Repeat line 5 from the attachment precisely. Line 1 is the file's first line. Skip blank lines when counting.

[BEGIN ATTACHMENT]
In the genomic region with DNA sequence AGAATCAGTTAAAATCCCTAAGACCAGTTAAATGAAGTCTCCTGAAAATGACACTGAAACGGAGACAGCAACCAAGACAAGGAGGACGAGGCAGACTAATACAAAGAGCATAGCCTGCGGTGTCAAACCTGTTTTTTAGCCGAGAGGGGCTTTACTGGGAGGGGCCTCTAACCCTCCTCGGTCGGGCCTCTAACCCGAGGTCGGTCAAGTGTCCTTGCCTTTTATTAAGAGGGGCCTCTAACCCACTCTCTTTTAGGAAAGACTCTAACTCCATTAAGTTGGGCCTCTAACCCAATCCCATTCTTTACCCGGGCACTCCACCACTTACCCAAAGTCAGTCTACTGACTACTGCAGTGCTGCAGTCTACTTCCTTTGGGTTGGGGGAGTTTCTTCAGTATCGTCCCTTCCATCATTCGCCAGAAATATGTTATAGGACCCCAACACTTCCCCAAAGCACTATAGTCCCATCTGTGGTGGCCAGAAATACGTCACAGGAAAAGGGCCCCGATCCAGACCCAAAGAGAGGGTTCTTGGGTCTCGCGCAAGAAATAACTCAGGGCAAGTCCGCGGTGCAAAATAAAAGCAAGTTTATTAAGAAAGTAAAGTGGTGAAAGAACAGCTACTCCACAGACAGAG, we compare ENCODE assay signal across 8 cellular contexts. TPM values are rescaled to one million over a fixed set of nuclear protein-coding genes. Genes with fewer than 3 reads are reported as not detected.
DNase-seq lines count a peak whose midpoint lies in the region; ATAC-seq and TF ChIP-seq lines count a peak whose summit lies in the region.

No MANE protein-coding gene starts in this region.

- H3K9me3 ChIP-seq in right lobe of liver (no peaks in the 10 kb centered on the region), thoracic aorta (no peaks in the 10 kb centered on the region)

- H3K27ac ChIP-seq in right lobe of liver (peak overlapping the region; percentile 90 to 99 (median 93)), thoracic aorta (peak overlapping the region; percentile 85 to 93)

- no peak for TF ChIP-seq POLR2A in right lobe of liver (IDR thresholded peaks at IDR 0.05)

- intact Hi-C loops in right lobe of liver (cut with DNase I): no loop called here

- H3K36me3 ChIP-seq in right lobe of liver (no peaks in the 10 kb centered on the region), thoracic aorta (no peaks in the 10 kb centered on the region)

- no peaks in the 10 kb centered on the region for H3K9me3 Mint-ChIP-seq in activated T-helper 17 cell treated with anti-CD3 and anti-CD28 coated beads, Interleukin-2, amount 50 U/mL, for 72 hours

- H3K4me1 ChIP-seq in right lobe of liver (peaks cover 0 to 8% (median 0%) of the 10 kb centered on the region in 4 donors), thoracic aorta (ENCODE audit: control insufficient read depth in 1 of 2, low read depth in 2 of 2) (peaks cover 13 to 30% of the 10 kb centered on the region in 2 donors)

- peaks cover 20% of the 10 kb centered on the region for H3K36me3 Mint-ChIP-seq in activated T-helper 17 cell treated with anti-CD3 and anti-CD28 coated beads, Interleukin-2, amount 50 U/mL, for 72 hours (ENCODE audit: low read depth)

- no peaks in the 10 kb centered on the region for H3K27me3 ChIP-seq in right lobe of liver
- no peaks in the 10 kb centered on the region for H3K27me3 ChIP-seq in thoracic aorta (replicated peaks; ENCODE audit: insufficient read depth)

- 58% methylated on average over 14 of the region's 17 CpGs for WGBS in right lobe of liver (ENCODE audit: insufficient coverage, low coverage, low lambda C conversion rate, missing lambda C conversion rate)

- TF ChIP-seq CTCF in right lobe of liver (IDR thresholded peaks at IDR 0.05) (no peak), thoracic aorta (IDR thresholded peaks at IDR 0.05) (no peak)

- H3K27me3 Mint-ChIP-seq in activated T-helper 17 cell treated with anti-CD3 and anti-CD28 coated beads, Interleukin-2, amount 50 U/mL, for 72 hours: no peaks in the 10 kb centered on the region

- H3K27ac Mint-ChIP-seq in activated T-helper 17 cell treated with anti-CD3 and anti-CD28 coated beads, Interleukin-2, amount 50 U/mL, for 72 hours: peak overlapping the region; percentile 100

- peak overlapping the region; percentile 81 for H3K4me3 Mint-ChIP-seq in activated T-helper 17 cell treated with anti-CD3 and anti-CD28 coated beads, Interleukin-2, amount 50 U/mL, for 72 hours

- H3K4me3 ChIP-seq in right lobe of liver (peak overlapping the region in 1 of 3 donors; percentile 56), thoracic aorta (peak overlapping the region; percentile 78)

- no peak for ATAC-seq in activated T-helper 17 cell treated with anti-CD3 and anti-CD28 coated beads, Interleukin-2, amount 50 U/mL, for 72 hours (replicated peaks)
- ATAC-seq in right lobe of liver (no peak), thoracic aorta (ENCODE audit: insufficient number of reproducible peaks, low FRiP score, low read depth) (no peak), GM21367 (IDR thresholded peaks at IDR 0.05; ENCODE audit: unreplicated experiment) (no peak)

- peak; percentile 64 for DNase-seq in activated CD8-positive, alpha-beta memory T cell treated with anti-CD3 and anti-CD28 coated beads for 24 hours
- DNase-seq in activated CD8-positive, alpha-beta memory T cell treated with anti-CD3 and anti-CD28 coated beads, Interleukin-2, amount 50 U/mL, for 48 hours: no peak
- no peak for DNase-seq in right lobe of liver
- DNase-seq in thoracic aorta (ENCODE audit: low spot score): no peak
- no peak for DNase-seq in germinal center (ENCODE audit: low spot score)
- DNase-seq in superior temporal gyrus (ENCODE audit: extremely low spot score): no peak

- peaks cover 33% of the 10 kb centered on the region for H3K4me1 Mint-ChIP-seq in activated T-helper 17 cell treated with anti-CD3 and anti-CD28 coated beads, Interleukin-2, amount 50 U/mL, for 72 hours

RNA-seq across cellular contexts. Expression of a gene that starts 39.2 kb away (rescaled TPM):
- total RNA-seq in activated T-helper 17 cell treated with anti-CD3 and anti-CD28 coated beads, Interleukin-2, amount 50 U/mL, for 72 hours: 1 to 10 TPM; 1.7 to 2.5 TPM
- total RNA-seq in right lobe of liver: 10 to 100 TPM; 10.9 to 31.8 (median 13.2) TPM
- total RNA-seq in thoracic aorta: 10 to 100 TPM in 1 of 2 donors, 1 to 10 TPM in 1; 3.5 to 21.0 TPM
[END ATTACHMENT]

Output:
- H3K27ac ChIP-seq in right lobe of liver (peak overlapping the region; percentile 90 to 99 (median 93)), thoracic aorta (peak overlapping the region; percentile 85 to 93)